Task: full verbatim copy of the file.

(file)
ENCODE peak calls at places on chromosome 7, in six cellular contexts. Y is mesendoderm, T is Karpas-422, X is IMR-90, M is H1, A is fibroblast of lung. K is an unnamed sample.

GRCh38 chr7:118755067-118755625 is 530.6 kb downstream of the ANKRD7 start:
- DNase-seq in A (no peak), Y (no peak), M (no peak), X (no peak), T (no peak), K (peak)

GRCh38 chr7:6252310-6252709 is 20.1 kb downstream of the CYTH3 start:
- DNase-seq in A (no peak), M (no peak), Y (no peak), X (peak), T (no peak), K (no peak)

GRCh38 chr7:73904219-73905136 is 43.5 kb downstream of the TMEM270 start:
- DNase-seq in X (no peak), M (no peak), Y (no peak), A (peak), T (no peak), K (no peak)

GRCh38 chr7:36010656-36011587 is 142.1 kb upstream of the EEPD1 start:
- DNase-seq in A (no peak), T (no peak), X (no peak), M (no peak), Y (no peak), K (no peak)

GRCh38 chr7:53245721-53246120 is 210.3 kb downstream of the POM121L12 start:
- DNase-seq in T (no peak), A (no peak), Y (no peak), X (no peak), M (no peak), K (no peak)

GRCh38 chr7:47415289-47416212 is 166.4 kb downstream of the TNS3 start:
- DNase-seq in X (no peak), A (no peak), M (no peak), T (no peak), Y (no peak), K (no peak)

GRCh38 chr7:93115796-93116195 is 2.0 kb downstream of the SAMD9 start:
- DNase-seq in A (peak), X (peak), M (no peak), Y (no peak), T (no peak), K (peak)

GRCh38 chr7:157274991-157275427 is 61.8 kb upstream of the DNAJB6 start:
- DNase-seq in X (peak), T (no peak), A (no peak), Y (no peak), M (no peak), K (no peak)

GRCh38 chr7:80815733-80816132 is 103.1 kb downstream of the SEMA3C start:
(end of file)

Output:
ENCODE peak calls at places on chromosome 7, in six cellular contexts. Y is mesendoderm, T is Karpas-422, X is IMR-90, M is H1, A is fibroblast of lung. K is an unnamed sample.

GRCh38 chr7:118755067-118755625 is 530.6 kb downstream of the ANKRD7 start:
- DNase-seq in A (no peak), Y (no peak), M (no peak), X (no peak), T (no peak), K (peak)

GRCh38 chr7:6252310-6252709 is 20.1 kb downstream of the CYTH3 start:
- DNase-seq in A (no peak), M (no peak), Y (no peak), X (peak), T (no peak), K (no peak)

GRCh38 chr7:73904219-73905136 is 43.5 kb downstream of the TMEM270 start:
- DNase-seq in X (no peak), M (no peak), Y (no peak), A (peak), T (no peak), K (no peak)

GRCh38 chr7:36010656-36011587 is 142.1 kb upstream of the EEPD1 start:
- DNase-seq in A (no peak), T (no peak), X (no peak), M (no peak), Y (no peak), K (no peak)

GRCh38 chr7:53245721-53246120 is 210.3 kb downstream of the POM121L12 start:
- DNase-seq in T (no peak), A (no peak), Y (no peak), X (no peak), M (no peak), K (no peak)

GRCh38 chr7:47415289-47416212 is 166.4 kb downstream of the TNS3 start:
- DNase-seq in X (no peak), A (no peak), M (no peak), T (no peak), Y (no peak), K (no peak)

GRCh38 chr7:93115796-93116195 is 2.0 kb downstream of the SAMD9 start:
- DNase-seq in A (peak), X (peak), M (no peak), Y (no peak), T (no peak), K (peak)

GRCh38 chr7:157274991-157275427 is 61.8 kb upstream of the DNAJB6 start:
- DNase-seq in X (peak), T (no peak), A (no peak), Y (no peak), M (no peak), K (no peak)

GRCh38 chr7:80815733-80816132 is 103.1 kb downstream of the SEMA3C start: